Copper was set for a third weekly advance on optimism that plans by the Japanese government to spend 10.3 trillion yen ($116 billion) to boost the economy will increase demand. Other industrial metals also rose.
Metal for delivery in three months on the London Metal Exchange climbed as much as 0.6 percent to $8,162 a metric ton and traded at $8,123 by 10:42 a.m. in Shanghai. Aluminum rose for a fifth day, the longest winning streak since September.
Japanese Prime Minister Shinzo Abe’s fiscal spending plan is expected to increase gross domestic product by about 2 percentage points and create about 600,000 jobs, according to a statement from the Cabinet office today. The MSCI Asia Pacific Index is poised to gain for an eighth week, while the Standard & Poor’s 500 Index closed yesterday above its highest closing level since December 2007.
“Copper is supported by a rally in equities in Asia and the U.S.,” said Peng Guoliang, an analyst at Dadi Futures Co. “The physical market is quiet in China this season and today’s CPI and PPI data actually indicate the macroeconomic picture is rather mixed.”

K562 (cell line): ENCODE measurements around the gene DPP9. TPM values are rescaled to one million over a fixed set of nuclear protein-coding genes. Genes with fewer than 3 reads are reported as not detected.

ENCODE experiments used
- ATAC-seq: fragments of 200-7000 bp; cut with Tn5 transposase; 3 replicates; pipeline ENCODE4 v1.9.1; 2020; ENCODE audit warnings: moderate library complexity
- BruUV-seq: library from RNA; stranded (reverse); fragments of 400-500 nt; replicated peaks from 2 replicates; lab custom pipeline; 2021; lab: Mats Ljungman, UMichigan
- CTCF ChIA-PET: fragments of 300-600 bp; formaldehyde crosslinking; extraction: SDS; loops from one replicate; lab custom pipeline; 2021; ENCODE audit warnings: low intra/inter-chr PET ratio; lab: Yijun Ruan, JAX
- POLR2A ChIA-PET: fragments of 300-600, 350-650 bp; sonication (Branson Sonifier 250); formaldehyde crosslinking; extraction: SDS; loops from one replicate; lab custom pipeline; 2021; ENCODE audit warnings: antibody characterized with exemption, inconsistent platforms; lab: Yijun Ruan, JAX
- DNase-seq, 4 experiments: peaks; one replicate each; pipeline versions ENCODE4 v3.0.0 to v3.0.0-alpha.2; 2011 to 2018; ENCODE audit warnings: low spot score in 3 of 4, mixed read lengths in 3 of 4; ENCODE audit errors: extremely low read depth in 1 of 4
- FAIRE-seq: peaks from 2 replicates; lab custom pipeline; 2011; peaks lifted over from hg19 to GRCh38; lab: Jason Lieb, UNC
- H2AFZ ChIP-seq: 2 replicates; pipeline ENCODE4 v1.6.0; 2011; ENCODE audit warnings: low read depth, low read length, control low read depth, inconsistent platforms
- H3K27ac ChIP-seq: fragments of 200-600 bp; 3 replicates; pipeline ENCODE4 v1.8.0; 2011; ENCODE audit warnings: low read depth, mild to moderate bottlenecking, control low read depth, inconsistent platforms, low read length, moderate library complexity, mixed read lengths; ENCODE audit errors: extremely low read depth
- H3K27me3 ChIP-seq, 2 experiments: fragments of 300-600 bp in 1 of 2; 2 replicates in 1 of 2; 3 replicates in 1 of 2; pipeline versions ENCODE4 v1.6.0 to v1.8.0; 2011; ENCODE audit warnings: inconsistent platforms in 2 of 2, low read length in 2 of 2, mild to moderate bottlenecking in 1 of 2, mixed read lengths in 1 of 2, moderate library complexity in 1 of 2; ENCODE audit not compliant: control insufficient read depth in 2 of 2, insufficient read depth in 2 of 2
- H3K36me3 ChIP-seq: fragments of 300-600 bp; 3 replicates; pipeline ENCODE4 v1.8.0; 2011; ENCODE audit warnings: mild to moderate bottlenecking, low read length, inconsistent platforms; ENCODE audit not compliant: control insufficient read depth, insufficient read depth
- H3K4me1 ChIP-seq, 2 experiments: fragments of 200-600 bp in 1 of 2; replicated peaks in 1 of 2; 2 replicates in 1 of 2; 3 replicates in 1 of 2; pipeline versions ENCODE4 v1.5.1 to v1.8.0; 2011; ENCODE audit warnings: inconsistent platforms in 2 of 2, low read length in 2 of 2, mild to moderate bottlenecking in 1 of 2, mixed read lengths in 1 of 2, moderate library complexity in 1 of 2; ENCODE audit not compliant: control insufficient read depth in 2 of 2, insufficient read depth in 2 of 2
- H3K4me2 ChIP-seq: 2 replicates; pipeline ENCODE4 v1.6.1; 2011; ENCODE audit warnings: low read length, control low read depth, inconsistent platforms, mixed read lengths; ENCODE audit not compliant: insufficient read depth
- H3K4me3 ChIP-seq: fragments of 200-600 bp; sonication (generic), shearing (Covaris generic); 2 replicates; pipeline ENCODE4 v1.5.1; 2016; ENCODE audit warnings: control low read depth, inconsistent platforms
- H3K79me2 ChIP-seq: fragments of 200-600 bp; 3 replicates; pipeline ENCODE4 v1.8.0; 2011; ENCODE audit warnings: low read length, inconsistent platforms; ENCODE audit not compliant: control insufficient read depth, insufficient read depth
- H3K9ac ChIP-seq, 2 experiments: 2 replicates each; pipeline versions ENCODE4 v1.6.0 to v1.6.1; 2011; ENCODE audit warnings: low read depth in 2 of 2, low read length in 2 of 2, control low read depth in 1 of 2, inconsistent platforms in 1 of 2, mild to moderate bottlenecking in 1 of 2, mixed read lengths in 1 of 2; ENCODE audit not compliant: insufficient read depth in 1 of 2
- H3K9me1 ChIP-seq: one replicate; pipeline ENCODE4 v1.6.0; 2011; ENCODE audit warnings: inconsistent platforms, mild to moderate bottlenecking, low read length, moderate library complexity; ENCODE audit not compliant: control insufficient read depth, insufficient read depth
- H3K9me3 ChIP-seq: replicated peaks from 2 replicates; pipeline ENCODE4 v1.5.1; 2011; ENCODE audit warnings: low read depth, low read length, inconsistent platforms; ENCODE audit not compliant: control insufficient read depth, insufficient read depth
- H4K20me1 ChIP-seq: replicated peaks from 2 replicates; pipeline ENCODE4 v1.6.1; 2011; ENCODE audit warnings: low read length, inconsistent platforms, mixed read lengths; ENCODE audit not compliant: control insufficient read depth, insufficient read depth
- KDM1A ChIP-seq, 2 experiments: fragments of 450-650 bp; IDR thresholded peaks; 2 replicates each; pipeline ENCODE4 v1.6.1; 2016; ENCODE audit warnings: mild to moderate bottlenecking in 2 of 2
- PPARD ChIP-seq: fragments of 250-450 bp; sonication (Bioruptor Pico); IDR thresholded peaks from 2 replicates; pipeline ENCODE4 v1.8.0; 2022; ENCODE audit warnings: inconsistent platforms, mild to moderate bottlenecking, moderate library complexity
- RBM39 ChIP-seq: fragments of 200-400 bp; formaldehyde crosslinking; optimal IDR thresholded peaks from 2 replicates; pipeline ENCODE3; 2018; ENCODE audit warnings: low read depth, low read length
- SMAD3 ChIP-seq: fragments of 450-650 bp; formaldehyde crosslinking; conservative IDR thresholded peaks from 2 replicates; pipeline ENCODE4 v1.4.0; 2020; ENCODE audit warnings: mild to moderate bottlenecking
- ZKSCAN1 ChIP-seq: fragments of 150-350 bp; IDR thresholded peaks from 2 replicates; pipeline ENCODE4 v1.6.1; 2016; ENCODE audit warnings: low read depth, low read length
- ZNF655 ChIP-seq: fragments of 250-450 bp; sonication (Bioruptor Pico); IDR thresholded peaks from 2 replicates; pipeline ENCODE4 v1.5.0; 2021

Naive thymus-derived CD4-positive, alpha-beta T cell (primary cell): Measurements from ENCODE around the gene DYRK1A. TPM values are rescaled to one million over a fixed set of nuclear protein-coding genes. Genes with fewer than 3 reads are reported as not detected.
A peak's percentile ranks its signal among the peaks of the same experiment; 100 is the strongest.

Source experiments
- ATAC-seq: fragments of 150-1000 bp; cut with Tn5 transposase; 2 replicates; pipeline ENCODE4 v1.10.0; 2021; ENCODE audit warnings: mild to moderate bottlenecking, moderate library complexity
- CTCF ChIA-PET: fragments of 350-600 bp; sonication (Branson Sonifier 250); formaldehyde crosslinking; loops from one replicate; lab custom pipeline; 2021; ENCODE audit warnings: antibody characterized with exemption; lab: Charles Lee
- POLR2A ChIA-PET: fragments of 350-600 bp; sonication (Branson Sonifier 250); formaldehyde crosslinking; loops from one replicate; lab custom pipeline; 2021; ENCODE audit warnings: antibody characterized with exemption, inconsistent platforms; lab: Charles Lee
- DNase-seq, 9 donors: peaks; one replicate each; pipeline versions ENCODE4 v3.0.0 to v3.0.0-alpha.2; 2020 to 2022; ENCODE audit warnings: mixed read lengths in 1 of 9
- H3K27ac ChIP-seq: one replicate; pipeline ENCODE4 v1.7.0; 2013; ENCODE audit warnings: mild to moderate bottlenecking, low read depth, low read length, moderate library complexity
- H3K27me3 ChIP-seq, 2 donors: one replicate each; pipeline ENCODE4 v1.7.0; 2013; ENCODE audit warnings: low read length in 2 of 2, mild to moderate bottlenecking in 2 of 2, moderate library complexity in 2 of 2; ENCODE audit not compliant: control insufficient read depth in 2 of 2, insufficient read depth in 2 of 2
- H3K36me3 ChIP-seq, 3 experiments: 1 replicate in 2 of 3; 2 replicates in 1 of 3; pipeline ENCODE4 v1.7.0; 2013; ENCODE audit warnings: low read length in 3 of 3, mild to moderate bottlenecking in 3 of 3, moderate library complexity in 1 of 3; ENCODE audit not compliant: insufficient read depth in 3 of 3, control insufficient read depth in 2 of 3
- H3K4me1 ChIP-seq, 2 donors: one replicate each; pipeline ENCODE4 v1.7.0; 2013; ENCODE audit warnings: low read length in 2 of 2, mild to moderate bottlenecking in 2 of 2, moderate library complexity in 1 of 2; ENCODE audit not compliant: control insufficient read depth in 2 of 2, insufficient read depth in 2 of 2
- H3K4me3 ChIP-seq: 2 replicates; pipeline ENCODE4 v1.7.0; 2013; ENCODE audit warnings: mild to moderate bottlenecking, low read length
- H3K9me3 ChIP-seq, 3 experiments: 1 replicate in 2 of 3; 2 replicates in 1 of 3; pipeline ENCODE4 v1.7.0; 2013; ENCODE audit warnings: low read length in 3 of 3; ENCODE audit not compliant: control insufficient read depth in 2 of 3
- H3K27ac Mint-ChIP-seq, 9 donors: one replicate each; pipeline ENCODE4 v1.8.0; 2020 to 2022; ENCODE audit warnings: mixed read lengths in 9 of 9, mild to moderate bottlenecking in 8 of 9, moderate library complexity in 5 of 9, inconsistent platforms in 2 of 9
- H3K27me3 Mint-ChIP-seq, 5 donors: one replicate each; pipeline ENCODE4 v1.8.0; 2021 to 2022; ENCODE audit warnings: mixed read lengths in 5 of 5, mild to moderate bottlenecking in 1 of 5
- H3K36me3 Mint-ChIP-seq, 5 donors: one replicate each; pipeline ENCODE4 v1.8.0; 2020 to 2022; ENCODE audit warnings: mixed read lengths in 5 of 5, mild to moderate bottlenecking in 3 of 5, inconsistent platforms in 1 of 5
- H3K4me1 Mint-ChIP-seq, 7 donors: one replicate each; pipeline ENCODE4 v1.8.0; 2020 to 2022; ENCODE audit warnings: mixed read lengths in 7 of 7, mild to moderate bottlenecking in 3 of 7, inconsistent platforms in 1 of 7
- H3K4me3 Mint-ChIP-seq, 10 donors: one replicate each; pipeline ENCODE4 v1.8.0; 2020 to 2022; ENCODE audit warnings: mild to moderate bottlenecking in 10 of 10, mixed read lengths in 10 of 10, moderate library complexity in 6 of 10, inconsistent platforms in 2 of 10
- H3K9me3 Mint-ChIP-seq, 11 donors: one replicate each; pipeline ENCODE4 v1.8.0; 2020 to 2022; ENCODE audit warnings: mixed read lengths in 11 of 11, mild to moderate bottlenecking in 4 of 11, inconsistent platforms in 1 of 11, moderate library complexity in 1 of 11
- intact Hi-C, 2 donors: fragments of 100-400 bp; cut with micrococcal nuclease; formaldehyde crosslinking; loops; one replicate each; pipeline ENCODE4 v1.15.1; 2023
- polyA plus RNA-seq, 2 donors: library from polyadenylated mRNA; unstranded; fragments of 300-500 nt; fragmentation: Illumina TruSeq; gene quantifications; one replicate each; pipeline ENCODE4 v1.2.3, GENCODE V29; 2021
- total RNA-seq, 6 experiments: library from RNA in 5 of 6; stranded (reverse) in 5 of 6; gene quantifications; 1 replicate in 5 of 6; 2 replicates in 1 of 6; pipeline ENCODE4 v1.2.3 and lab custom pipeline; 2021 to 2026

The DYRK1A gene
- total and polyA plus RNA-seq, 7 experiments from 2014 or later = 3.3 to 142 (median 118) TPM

Consumer prices in China gained 2.5 percent in December from a year ago, compared with the 2.3 percent median forecast in a Bloomberg News survey of 42 analysts. Producer prices fell 1.9 percent, compared with the estimate of a 1.8 percent drop.
China is the world’s biggest importer of copper. Metal for delivery in April fell 0.2 percent 58,640 yuan ($9,434) a ton on the Shanghai Futures Exchange. Futures for March delivery on the Comex in New York fell 0.2 percent to $3.7010 per pound.
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